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My Country Is a Collection of Fires

CAS for Database

Jessica Zhang

Lexington, MA, USA

Northfield Mount Hermon


My Country Is a Collection of Fires

after Christina’s World by Andrew Wyeth

Between my father and I, there isn’t enough lung capacity

To go around. Every third breath is tobacco, or engine exhaust,

Construction dusting up the roads so much

You’d think the entire world was on fire.

Still, every summer I return to nibble at nostalgia,

Encircling like a migratory bird,feasting the new crop

Until it dries and rots, until even the mallards and cuckoos and cranes

Have flown down South and up again. Northward, there is a city

Besieged by a longing I can only recognize

In my father, and his father, and in the eyes of soldiers

Patrolling Tiananmen Square. Before I was a poet,

I was just a girl deathly afraid

Of new year's firecrackers. There’s an apartment in Chaoyang

Still hiding the cracks and pops and splinters, and every June

I still look under the awning for a swallow nest, even when I know

All the songbirds are gone. I admit, I was never angry enough to stay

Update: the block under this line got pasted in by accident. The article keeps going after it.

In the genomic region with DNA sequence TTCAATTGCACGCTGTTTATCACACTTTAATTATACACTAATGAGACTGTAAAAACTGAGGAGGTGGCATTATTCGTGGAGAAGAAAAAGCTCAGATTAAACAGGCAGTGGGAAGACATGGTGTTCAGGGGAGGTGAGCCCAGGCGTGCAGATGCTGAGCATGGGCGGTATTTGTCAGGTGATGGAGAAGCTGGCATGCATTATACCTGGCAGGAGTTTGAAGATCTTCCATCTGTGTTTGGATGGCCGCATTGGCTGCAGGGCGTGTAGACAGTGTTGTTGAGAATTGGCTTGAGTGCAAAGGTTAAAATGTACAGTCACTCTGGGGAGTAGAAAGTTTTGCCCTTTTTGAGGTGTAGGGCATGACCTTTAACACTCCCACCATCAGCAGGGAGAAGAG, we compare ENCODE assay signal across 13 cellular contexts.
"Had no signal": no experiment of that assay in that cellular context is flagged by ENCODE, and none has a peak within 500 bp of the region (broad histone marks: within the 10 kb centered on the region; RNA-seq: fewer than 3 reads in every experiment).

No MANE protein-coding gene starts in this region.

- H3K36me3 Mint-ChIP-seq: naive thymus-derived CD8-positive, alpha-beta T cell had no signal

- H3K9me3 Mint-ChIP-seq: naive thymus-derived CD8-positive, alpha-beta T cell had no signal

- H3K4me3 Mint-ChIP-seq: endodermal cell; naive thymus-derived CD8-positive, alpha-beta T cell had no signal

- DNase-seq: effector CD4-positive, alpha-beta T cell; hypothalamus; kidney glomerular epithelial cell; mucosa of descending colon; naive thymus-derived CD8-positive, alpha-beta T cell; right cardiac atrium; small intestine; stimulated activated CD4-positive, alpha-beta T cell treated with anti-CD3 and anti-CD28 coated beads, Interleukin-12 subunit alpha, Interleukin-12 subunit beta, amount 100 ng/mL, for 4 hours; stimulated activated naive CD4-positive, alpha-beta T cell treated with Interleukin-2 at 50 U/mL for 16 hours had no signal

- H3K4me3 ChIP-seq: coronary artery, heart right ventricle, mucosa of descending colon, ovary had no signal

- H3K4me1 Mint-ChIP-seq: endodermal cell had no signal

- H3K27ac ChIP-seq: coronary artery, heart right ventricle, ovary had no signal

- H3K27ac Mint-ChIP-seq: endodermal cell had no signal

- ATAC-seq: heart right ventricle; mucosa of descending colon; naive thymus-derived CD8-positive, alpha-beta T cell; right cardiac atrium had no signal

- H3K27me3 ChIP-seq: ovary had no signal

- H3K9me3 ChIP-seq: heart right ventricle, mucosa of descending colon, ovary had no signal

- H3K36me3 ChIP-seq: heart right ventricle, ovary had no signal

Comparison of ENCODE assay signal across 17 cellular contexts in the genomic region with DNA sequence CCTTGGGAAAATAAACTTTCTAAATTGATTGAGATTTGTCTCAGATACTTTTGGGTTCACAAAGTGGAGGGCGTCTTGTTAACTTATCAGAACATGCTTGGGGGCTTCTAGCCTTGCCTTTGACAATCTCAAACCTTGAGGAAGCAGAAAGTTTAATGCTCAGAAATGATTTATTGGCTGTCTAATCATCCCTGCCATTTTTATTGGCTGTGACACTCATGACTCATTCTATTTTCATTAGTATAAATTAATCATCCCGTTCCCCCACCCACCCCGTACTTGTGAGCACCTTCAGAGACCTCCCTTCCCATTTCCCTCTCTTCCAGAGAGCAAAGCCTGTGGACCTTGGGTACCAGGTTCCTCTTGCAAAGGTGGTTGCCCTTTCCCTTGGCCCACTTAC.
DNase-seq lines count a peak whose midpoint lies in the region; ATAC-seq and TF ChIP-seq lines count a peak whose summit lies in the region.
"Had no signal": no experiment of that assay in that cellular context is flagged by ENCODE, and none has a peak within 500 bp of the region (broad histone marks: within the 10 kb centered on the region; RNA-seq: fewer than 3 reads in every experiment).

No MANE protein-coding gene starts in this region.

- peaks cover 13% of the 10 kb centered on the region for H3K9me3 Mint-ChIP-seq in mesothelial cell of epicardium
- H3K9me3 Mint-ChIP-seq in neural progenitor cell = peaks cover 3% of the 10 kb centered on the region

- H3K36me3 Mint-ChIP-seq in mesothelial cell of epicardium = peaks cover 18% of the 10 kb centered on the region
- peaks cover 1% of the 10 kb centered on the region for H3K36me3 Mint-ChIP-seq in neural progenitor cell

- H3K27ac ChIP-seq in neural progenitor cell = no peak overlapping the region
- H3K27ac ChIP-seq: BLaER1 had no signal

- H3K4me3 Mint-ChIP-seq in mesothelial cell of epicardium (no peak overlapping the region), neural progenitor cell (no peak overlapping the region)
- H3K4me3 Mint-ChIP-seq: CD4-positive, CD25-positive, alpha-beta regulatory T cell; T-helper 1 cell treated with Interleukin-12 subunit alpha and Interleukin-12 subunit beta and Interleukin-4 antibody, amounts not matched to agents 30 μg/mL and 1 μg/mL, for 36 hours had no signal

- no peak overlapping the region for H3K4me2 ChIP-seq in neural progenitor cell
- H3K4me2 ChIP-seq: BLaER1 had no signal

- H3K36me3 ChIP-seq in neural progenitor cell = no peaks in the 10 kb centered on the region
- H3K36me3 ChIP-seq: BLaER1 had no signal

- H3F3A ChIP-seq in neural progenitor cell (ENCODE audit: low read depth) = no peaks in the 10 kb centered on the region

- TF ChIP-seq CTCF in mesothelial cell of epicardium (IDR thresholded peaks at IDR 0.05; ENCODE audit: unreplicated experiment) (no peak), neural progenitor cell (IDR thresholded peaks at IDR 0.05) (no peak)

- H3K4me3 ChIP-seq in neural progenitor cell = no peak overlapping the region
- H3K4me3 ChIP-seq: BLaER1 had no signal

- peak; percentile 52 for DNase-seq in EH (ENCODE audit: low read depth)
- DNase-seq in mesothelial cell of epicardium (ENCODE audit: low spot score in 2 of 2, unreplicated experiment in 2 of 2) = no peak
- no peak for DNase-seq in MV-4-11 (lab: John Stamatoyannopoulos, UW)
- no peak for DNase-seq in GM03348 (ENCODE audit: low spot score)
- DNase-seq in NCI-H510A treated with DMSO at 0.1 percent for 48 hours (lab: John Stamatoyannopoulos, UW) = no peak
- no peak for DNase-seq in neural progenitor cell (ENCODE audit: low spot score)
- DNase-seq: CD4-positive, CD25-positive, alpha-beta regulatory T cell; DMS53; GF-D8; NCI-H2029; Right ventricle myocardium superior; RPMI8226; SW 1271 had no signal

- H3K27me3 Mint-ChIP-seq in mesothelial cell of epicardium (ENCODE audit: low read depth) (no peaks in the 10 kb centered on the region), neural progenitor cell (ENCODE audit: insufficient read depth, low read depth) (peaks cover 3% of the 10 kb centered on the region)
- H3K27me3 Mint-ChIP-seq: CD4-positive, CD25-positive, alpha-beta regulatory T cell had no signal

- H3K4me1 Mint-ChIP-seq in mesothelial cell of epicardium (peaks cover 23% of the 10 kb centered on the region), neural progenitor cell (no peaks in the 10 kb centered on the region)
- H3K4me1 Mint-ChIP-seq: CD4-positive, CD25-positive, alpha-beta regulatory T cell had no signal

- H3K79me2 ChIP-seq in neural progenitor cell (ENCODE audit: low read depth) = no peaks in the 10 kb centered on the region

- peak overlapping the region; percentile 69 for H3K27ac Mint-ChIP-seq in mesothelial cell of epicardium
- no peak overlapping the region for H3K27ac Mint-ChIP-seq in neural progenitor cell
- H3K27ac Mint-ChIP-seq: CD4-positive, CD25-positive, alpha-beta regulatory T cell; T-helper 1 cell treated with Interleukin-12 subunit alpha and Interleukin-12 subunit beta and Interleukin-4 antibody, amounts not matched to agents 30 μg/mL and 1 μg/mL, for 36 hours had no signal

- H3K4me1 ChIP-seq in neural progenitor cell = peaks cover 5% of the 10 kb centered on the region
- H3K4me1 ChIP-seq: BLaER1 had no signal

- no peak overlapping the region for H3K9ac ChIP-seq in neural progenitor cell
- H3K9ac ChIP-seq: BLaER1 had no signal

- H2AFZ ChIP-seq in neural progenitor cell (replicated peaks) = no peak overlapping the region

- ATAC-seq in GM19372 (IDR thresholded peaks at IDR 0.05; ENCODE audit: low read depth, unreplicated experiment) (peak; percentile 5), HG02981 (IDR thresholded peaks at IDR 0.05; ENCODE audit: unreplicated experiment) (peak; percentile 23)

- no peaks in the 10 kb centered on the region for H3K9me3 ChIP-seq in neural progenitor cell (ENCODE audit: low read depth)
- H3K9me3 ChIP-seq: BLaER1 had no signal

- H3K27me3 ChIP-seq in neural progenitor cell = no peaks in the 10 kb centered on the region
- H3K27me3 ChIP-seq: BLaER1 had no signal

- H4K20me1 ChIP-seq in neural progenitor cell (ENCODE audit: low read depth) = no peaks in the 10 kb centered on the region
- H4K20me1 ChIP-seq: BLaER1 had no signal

Where the incessant cogs are always trampling

Every sweet and budding green.

I have never envied another blood

Until mine tethered me here, bloated heart

Drifting somewhere along the Yangtze. So when I am missing home,

Is this yearning mine, or my mothers, or her mother’s?

And is this the country what I am to call motherland, and to inherit, and love

Forever? And would the Beijing streets always be this solemn

And lonely, our little revolutions dog-eared away

As if in surrender? And after all these years,

Will my anguish finally nest somewhere? In spite of the days spent

Licking the wound of memory, carrying its weight in gauze,

Sweeping its shards up like October leaves,

I still turn to the fire, turn to it as a homesick daughter,

Turn even as I know

How that first burn lingers.


Tracing the intersections of patriotism, displacement, and lineage, “My Country is a Collection of Fires” paints a hauntingly lyrical narrative of a girl and her country, where fire is not simply a chemical reaction, but something that is deeply entrenched in longing. As the reader traverses through this piece, they, too, will find themselves following the speaker’s questioning–which is, how does one reconcile loss with self-identity? Where does inheritance end and desire begin? And, above all else, what does it mean to love one’s country?


Jessica Zhang is a poet from Shanghai, China. She now lives in Lexington, Massachusetts, where she likes to take long strolls by the Charles River in between bouts of writing poetry.

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